Right now he has in his hands the power to carve out an independent path of his own without depending on regional alliances. In the main he has power, the mandate and the new spirit of renewed India behind him – the three indispensable assets – plus his own image as a strong man with an iron will to take whatever steps that are needed to take India to the next level. Of course, there are doubts as to whether his success at the micro-level in Gujarat, where he was the head, can be repeated at the macro-level covering the complex conglomeration that is India.  The combination of the formidable political numbers (in the Lower House) and his steely nerves gives him all the chances he needs to break away from the Gandhi-Nehruvian post-natal period, where India had to go through the agonizing teething problems. India has grown since then into adulthood. It has gone through the experimental ideological phases. It has abandoned the state-run socialist experiments, particularly Indira Gandhi’s “Kali Amma” nightmares. And Modi has come up from the depths of history as the chosen man for the new era with a sense of new directions for India to forge ahead.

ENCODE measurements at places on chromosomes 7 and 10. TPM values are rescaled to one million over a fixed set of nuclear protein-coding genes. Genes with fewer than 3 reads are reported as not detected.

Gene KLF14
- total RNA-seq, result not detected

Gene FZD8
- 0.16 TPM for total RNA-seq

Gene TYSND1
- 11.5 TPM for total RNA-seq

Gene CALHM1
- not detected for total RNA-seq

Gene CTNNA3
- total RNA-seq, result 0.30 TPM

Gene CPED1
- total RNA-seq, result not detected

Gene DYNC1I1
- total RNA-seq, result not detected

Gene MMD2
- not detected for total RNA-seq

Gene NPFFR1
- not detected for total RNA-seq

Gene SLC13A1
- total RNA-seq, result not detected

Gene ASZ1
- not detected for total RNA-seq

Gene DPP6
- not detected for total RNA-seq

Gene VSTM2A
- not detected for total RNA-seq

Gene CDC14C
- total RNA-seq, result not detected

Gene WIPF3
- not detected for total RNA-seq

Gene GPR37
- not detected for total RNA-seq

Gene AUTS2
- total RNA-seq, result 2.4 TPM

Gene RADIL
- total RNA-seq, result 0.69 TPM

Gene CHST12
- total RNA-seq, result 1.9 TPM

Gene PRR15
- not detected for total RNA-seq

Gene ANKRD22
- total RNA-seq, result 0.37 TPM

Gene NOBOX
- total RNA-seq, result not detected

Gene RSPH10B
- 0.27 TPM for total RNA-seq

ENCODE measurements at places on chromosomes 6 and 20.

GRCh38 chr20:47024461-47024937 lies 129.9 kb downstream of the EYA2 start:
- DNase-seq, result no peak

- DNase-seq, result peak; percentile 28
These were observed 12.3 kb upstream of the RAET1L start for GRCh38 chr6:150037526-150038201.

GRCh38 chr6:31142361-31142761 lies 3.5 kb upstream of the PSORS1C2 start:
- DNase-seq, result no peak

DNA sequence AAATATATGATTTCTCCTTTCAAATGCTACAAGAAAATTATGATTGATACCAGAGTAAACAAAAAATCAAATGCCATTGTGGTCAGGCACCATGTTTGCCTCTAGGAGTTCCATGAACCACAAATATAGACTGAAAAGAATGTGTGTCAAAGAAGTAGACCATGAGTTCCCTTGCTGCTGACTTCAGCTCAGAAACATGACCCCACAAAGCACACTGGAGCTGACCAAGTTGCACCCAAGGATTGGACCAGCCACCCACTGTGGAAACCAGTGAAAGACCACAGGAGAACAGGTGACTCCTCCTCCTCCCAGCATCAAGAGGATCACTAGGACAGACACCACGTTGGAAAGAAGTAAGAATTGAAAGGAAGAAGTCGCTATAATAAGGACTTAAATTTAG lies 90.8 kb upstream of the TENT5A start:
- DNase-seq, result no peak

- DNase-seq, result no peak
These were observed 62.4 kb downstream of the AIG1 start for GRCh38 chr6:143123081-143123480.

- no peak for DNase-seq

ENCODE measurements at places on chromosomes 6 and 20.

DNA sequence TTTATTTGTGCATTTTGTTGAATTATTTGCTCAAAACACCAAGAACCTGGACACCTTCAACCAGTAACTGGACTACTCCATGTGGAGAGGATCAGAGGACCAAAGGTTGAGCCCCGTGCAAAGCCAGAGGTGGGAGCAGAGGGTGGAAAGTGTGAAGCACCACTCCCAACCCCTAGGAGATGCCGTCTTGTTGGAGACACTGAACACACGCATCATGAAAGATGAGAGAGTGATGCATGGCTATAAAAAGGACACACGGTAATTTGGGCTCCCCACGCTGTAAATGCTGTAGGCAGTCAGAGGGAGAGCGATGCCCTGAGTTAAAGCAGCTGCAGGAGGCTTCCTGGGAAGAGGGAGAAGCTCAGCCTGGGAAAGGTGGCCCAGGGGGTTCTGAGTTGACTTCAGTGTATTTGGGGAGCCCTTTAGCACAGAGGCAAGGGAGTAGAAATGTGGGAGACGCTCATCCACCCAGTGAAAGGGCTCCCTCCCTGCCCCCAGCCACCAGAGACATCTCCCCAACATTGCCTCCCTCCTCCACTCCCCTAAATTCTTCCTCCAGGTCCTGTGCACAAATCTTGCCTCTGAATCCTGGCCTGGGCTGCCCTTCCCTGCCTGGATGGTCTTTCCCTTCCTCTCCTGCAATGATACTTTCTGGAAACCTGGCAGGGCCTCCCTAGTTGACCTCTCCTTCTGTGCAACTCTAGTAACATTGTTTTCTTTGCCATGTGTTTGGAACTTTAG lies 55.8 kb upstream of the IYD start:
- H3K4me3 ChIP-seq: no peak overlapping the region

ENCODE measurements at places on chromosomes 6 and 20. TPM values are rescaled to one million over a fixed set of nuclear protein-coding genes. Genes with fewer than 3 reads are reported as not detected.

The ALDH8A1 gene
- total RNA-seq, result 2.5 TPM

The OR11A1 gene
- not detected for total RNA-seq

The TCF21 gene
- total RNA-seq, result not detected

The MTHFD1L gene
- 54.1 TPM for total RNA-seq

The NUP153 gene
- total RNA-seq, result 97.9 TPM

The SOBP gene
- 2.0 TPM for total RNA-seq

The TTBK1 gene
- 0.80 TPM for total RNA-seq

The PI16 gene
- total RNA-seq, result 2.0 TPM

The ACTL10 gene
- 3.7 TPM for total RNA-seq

There is more to Modi than the obscure boy who journeyed from his father’s tea shop to Prime Minister’s residence in Delhi. The zig-zag route he took from Gujarat to Delhi has all the hallmarks of a leader handpicked by subterranean historical forces rising to claim its unfulfilled rights. Just as much as Nehru was chosen by history to usher independence it is apparent that history has chosen Modi to lead India into its next phase of post-Gandhi-Nehruvian era. Among other socio-economic factors it seems one  of the main tasks before Modi is to diverge radically from the fuzzy Gandhi-Nehruvian past  and redefine India’s identity in accordance with the grassroot forces. He was responsible for awakening and fostering the dynamic home grown forces and his electorate will now expect him to further invest, nurture and strengthen the roots of  his brand of politics.